Parable of the Growing Seed
26 Jesus also said, "The Kingdom of God is like a farmer who scatters seed on the ground. 27 Night and day, while he's asleep or awake, the seed sprouts and grows, but he does not understand how it happens. 28 The earth produces the crops on its own. First a leaf blade pushes through, then the heads of wheat are formed, and finally the grain ripens. 29 And as soon as the grain is ready, the farmer comes and harvests it with a sickle, for the harvest time has come."
Parable of the Mustard Seed
30 Jesus said, "How can I describe the Kingdom of God? What story should I use to illustrate it? 31 It is like a mustard seed planted in the ground. It is the smallest of all seeds, 32 but it becomes the largest of all garden plants; it grows long branches, and birds can make nests in its shade."
33 Jesus used many similar stories and illustrations to teach the people as much as they could understand. 34 In fact, in his public ministry he never taught without using parables; but afterward, when he was alone with his disciples, he explained everything to them.
In the parable of the growing seed, Jesus compares the way in which God's kingdom grows with the way in which a farmer plants his field. The farmer needs only to be faithful in planting the seed, since God has already foreordained the circumstances necessary for its growth and development.
Seed sprouts and grows (Mark 4:27)
How God's kingdom grows and develops is, to a large extent, beyond our human understanding and even contrary to our human reasoning.302 Jesus said "[t]he soil produced crops by itself"- that is, spontaneously or automatically.303 As one source explains:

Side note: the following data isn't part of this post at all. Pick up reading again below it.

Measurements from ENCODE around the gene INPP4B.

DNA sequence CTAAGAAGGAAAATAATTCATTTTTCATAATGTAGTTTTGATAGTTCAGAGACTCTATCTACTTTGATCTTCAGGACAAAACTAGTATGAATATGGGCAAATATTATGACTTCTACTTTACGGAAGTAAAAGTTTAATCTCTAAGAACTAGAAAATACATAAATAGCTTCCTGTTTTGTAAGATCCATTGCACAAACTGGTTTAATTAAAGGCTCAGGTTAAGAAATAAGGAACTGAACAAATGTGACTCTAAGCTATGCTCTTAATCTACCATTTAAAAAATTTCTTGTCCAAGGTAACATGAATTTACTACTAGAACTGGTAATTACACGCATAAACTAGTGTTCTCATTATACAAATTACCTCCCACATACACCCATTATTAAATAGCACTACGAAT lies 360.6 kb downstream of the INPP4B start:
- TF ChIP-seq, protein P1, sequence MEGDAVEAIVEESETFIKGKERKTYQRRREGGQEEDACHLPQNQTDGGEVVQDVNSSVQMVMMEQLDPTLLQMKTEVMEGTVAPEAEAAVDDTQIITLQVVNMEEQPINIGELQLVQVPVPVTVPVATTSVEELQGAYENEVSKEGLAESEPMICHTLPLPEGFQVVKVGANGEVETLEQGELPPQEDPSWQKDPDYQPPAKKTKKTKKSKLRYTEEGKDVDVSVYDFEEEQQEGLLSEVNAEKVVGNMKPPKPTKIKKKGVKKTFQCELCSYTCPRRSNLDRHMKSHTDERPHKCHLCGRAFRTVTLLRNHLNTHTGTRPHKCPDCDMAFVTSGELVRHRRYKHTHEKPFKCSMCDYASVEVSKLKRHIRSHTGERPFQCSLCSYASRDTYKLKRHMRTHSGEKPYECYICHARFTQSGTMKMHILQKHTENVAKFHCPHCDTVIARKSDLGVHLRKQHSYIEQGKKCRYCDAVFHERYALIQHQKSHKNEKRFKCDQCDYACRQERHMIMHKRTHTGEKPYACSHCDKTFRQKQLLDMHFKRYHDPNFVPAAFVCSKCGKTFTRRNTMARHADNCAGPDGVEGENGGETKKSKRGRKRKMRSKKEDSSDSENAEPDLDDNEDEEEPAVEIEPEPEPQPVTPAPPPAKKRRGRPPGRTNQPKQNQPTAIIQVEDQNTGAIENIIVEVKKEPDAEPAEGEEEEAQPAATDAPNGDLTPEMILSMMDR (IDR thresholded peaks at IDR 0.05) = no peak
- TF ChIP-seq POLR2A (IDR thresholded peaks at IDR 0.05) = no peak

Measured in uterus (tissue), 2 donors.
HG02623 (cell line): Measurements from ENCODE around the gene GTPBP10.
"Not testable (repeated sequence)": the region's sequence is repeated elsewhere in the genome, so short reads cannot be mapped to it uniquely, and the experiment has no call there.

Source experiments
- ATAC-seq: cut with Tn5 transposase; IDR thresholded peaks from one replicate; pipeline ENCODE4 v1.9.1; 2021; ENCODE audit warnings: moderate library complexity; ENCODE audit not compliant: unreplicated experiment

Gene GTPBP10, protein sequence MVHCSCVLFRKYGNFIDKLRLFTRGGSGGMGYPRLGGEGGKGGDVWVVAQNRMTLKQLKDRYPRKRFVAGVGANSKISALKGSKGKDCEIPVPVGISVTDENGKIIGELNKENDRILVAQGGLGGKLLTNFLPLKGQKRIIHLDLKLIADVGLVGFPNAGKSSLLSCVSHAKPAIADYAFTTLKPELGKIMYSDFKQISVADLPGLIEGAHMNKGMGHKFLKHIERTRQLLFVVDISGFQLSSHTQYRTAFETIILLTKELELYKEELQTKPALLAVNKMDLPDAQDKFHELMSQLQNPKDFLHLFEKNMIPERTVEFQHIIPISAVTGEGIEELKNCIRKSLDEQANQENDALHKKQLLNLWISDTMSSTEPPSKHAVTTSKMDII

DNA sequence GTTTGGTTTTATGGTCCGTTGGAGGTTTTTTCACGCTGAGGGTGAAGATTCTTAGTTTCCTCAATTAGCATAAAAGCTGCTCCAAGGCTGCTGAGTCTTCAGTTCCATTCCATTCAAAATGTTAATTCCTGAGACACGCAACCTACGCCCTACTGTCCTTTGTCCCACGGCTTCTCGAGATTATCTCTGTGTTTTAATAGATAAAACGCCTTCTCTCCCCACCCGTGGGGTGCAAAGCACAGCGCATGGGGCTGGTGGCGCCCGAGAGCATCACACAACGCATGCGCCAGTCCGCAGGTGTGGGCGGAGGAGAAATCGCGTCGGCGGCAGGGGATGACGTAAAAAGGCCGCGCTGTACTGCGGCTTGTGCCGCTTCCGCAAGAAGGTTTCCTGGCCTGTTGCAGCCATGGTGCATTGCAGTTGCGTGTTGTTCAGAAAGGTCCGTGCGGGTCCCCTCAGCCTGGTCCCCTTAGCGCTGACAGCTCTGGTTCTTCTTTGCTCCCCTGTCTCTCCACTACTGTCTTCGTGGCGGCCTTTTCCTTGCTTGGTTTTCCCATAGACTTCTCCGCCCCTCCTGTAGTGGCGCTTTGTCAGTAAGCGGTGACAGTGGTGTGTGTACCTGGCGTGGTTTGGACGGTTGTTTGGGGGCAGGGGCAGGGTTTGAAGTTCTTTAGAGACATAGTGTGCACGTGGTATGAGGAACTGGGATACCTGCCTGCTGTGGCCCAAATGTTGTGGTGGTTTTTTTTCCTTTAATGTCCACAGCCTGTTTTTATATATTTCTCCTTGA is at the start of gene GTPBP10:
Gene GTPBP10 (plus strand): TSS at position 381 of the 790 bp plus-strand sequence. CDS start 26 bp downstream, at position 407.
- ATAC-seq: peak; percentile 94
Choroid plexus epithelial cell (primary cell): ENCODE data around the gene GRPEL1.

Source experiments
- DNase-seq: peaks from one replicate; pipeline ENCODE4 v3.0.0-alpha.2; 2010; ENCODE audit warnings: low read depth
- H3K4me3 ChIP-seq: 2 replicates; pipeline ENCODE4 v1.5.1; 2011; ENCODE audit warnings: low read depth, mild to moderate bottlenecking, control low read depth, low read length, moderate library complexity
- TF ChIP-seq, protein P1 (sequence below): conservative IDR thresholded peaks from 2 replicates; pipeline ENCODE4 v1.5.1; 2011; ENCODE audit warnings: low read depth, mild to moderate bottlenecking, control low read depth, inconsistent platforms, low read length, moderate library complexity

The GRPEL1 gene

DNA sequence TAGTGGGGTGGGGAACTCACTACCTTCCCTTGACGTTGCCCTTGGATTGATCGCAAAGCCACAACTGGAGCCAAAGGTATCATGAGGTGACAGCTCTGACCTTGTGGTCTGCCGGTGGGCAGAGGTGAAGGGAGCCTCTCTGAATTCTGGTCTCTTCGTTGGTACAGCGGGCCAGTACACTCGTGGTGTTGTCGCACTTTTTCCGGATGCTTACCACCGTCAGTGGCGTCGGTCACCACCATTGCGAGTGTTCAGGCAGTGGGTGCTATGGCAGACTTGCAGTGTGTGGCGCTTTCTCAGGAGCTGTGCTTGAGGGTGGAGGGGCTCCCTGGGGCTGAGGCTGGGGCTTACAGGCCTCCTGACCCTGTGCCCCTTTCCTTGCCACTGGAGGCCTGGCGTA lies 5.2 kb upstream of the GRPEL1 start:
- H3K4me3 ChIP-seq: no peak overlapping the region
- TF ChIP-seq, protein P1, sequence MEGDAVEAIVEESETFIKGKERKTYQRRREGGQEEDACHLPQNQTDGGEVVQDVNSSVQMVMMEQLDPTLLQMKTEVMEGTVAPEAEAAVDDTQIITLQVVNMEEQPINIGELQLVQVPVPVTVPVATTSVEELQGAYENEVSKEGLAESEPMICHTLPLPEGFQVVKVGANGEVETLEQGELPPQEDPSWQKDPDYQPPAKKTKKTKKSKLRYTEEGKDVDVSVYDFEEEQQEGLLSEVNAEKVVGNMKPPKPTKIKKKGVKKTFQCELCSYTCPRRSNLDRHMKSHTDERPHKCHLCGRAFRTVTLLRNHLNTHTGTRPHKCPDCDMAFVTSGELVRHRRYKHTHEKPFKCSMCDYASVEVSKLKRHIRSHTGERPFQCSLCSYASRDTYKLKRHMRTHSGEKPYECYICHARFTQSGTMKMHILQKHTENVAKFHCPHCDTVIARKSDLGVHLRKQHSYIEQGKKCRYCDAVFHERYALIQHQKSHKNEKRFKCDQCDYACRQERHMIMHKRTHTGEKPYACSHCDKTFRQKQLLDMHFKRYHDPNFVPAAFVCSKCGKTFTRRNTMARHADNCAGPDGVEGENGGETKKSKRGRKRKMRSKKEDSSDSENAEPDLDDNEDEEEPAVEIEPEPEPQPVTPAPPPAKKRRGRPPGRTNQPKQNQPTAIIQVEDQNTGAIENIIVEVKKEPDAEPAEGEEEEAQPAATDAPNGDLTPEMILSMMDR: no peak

The secret of growth is in the seed, not in the soil nor in the weather nor in the cultivating. These all help, but the seed spontaneously works according to its own nature. ... So we sow the seed, God's kingdom truth, and the soil (the soul) is ready for the seed. The Holy Spirit works on the heart and uses the seed sown and makes it germinate and grow, "first the blade, then the ear, then the full corn in the ear." This is the law and order of nature and also of grace in the kingdom of God.304
While Jesus' reference to the sickle may be nothing more than a figure of speech meaning to "send in/forth the harvesters,"305 it is quite possible that he was hinting at the "judgment that arrives with the kingdom."306 To be sure, the harvest at the end of the age will be a time of great joy for believers - but also great sorrow for those who have rejected Jesus' offer of the kingdom.
A mustard seed (Mark 4:31)
In the parable of the mustard seed, Jesus teaches that, like a tiny seed that grows into a large plant, God's kingdom begins small but grows to be strong and healthy. (This is also true of Jesus' teaching in general which, although seemingly insignificant at the time, has grown and spread throughout the world and one day will completely dominate it. From that perspective, the "birds" most likely represent Gentiles.307) The mustard seed was used proverbially for small things (app. 750 seeds = one gram).308An annual plant, the mustard shrub grows to an average height of four feet, but may grow as high as ten or even fifteen feet in only a few weeks.309 Thus it was said to be a "tree" in comparison to other garden herbs. It is also worth noting that in Jesus' day the mustard seed was considered pungent and beneficial, and was not easily removed once it had taken root - all qualities associated with God's kingdom.310 The closest OT parallel to Jesus' parable of the mustard seed is Ezekiel 17:3: "On the high mountain of Israel I will plant it, that it may bring forth boughs and bear fruit and become a stately cedar. And birds of every kind will nest under it; they will nest in the shade of its branches" (NASB). Note, however, that whereas in the OT God's kingdom is spoken of as a tree, Jesus likens the kingdom to a garden shrub, quite possibly reflecting its unexpected spiritual nature and Jesus' role as a Messiah who must first suffer and die before assuming his reign.311